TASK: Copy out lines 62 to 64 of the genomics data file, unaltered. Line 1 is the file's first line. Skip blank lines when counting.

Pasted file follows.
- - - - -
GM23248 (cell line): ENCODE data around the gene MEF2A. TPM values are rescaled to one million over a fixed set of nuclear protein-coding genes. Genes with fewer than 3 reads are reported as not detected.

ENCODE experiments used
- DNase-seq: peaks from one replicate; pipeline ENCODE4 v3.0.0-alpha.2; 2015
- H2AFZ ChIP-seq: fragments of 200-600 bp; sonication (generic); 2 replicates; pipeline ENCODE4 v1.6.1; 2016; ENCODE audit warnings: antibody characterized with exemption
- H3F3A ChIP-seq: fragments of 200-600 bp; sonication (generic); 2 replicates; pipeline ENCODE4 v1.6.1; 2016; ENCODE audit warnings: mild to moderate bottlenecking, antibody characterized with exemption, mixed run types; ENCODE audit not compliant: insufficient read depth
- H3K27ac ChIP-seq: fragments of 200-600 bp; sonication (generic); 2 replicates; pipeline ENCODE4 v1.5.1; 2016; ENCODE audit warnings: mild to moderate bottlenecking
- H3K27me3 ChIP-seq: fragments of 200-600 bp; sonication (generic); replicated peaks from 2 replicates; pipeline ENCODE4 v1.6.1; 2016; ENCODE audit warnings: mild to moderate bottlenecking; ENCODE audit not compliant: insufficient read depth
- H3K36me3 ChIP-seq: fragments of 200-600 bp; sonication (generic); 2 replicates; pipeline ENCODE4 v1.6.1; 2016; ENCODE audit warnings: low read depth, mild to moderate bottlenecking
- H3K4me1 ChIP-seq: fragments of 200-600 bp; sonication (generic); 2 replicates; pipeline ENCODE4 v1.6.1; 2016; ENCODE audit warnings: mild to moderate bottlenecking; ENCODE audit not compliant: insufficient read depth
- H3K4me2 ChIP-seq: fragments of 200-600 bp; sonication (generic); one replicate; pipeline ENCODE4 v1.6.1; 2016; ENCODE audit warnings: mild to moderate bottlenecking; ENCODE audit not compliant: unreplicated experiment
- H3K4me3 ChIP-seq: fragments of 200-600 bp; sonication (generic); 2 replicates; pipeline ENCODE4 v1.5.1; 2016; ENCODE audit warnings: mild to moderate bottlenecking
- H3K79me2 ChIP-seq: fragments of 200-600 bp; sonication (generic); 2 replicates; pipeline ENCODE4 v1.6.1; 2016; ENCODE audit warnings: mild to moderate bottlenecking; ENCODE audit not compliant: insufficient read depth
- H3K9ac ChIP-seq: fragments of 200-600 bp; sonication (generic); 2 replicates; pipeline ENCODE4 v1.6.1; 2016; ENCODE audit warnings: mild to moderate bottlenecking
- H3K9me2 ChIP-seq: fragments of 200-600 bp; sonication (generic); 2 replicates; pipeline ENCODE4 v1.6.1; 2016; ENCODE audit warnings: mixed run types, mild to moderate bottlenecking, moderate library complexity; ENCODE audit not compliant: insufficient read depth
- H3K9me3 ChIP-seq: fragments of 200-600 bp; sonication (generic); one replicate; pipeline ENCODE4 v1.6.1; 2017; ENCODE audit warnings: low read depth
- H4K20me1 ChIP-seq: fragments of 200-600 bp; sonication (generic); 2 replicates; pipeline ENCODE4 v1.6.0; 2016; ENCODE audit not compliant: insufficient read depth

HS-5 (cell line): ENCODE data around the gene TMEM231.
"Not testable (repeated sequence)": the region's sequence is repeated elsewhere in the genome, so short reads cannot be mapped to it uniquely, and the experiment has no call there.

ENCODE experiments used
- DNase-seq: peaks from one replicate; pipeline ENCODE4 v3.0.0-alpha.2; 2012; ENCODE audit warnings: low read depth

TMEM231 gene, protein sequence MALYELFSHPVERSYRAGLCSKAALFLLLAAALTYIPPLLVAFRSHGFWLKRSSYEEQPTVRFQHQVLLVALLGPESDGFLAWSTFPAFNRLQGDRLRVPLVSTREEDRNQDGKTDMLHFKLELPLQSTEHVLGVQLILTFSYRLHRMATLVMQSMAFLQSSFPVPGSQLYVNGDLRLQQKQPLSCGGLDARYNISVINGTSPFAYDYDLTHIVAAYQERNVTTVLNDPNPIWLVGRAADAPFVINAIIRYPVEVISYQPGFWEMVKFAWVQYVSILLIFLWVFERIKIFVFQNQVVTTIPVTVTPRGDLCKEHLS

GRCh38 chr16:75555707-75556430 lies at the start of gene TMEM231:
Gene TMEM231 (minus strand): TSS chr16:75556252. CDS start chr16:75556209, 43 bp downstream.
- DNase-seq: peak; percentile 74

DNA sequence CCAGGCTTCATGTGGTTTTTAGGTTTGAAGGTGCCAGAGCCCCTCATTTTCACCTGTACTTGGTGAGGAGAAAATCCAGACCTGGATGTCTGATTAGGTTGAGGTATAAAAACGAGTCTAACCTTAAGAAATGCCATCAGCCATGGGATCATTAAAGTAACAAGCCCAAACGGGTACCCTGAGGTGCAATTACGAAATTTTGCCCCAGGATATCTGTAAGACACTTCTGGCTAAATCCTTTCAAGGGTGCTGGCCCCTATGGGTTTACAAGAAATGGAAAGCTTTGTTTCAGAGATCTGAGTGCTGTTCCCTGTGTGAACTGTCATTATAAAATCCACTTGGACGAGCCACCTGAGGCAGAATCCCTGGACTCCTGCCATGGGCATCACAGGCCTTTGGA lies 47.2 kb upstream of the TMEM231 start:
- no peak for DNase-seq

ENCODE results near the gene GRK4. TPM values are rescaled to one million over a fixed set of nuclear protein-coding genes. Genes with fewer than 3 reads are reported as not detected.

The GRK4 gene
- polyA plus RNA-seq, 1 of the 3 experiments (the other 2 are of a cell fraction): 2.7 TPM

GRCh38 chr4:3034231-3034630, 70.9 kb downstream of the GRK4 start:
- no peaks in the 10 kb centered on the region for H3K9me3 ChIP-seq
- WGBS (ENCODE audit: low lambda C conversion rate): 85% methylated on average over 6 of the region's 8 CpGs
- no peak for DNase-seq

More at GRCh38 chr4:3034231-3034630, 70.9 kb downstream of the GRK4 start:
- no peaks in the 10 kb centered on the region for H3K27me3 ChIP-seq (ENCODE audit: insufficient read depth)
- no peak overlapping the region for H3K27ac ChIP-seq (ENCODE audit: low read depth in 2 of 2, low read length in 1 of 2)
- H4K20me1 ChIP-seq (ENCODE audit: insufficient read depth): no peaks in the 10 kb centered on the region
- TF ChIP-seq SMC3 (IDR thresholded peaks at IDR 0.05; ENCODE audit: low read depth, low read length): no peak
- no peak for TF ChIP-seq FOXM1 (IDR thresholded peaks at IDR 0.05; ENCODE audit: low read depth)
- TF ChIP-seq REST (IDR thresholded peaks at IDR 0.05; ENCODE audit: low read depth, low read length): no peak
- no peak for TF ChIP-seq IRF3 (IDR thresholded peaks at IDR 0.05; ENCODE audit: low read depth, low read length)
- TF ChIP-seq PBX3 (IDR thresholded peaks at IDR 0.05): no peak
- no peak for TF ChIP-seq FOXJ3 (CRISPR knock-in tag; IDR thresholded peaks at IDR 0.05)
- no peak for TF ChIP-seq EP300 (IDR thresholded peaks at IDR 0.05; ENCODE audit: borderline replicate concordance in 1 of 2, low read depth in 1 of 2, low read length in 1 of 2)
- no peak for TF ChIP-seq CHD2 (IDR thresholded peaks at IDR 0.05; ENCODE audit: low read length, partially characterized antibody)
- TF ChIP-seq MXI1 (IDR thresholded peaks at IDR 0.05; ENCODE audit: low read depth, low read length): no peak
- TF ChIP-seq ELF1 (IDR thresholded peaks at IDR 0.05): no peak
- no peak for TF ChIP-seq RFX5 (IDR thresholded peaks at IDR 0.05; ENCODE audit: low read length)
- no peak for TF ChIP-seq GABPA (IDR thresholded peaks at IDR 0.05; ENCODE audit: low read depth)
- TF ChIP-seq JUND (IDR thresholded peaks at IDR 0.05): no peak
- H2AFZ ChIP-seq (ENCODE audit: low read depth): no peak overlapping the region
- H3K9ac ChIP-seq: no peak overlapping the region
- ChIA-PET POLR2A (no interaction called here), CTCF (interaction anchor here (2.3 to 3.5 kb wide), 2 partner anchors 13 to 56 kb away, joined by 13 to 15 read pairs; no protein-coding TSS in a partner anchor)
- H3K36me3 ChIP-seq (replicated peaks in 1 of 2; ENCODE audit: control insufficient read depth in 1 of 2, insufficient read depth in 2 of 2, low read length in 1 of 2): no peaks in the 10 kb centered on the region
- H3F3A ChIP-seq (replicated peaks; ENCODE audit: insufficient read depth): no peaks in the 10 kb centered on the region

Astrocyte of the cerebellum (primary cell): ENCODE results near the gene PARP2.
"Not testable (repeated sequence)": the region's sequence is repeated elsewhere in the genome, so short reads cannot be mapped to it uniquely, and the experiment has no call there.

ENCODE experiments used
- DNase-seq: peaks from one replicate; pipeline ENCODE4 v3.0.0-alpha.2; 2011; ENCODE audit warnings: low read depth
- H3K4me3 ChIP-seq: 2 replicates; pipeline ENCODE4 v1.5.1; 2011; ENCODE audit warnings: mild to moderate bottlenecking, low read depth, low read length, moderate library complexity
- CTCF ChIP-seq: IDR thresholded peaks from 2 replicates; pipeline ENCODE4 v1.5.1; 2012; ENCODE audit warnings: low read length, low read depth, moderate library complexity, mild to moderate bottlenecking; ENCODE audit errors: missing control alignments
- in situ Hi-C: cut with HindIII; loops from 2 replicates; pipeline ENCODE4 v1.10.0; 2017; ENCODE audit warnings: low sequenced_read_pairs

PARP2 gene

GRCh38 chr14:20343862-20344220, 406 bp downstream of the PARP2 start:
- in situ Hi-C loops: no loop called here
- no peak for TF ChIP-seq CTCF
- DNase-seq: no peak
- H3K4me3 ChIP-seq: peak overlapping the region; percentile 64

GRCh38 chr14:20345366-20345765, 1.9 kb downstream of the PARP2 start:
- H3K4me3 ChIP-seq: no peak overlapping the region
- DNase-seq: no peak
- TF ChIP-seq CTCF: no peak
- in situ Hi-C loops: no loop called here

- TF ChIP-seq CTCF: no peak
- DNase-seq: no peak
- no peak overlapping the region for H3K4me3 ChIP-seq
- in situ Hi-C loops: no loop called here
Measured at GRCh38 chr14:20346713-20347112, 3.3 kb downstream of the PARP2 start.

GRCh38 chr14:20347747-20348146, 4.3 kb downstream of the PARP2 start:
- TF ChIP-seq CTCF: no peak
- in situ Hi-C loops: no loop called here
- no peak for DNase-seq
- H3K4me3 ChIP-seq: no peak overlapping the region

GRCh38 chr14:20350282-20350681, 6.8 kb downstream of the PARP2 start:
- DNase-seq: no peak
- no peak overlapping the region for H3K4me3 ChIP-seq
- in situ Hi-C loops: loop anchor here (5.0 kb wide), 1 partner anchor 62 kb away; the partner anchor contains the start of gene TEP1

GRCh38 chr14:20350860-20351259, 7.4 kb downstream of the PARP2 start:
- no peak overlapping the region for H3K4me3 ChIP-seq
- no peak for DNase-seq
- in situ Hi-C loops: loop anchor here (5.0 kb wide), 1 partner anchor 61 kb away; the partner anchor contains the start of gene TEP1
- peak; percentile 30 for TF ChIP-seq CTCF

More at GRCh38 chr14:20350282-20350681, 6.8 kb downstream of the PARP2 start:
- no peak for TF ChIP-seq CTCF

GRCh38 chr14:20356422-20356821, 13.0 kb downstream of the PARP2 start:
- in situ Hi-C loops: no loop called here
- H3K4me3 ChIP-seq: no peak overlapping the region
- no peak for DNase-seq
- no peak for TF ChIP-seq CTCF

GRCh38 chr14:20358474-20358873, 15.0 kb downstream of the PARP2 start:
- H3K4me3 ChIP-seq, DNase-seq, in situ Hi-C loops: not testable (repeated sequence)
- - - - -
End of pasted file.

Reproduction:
- in situ Hi-C: cut with HindIII; loops from 2 replicates; pipeline ENCODE4 v1.10.0; 2017; ENCODE audit warnings: low sequenced_read_pairs

PARP2 gene

GRCh38 chr14:20343862-20344220, 406 bp downstream of the PARP2 start: